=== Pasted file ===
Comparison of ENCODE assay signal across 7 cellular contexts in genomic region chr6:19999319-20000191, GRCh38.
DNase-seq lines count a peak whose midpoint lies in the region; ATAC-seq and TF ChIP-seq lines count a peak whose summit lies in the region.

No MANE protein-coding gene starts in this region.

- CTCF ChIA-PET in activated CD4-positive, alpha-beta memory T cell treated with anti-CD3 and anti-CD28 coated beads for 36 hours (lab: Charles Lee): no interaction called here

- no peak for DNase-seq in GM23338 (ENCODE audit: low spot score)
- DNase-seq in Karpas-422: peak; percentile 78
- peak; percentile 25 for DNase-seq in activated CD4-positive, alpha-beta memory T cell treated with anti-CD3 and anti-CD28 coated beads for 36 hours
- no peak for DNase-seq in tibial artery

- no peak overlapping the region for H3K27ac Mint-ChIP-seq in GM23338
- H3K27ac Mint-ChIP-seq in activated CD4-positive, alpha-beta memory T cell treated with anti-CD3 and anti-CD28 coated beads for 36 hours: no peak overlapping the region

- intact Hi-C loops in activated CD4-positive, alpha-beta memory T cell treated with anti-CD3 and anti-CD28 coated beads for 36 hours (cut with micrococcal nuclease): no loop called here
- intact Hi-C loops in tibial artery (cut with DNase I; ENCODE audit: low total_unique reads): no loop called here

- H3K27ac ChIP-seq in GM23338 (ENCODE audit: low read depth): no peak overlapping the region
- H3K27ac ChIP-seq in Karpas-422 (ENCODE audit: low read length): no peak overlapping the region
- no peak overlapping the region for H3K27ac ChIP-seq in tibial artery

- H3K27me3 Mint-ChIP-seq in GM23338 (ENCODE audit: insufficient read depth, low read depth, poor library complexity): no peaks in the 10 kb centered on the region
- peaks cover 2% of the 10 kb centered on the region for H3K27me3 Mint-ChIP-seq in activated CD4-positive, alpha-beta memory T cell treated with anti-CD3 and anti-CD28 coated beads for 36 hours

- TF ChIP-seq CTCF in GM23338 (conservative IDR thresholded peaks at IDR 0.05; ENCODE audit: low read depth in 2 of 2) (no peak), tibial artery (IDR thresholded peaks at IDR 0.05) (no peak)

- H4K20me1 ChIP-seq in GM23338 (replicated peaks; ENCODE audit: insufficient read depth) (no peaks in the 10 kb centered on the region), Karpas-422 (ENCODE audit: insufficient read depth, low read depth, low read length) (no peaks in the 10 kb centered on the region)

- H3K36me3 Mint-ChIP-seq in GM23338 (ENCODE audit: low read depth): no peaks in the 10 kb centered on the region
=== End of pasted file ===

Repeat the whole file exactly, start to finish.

Comparison of ENCODE assay signal across 7 cellular contexts in genomic region chr6:19999319-20000191, GRCh38.
DNase-seq lines count a peak whose midpoint lies in the region; ATAC-seq and TF ChIP-seq lines count a peak whose summit lies in the region.

No MANE protein-coding gene starts in this region.

- CTCF ChIA-PET in activated CD4-positive, alpha-beta memory T cell treated with anti-CD3 and anti-CD28 coated beads for 36 hours (lab: Charles Lee): no interaction called here

- no peak for DNase-seq in GM23338 (ENCODE audit: low spot score)
- DNase-seq in Karpas-422: peak; percentile 78
- peak; percentile 25 for DNase-seq in activated CD4-positive, alpha-beta memory T cell treated with anti-CD3 and anti-CD28 coated beads for 36 hours
- no peak for DNase-seq in tibial artery

- no peak overlapping the region for H3K27ac Mint-ChIP-seq in GM23338
- H3K27ac Mint-ChIP-seq in activated CD4-positive, alpha-beta memory T cell treated with anti-CD3 and anti-CD28 coated beads for 36 hours: no peak overlapping the region

- intact Hi-C loops in activated CD4-positive, alpha-beta memory T cell treated with anti-CD3 and anti-CD28 coated beads for 36 hours (cut with micrococcal nuclease): no loop called here
- intact Hi-C loops in tibial artery (cut with DNase I; ENCODE audit: low total_unique reads): no loop called here

- H3K27ac ChIP-seq in GM23338 (ENCODE audit: low read depth): no peak overlapping the region
- H3K27ac ChIP-seq in Karpas-422 (ENCODE audit: low read length): no peak overlapping the region
- no peak overlapping the region for H3K27ac ChIP-seq in tibial artery

- H3K27me3 Mint-ChIP-seq in GM23338 (ENCODE audit: insufficient read depth, low read depth, poor library complexity): no peaks in the 10 kb centered on the region
- peaks cover 2% of the 10 kb centered on the region for H3K27me3 Mint-ChIP-seq in activated CD4-positive, alpha-beta memory T cell treated with anti-CD3 and anti-CD28 coated beads for 36 hours

- TF ChIP-seq CTCF in GM23338 (conservative IDR thresholded peaks at IDR 0.05; ENCODE audit: low read depth in 2 of 2) (no peak), tibial artery (IDR thresholded peaks at IDR 0.05) (no peak)

- H4K20me1 ChIP-seq in GM23338 (replicated peaks; ENCODE audit: insufficient read depth) (no peaks in the 10 kb centered on the region), Karpas-422 (ENCODE audit: insufficient read depth, low read depth, low read length) (no peaks in the 10 kb centered on the region)

- H3K36me3 Mint-ChIP-seq in GM23338 (ENCODE audit: low read depth): no peaks in the 10 kb centered on the region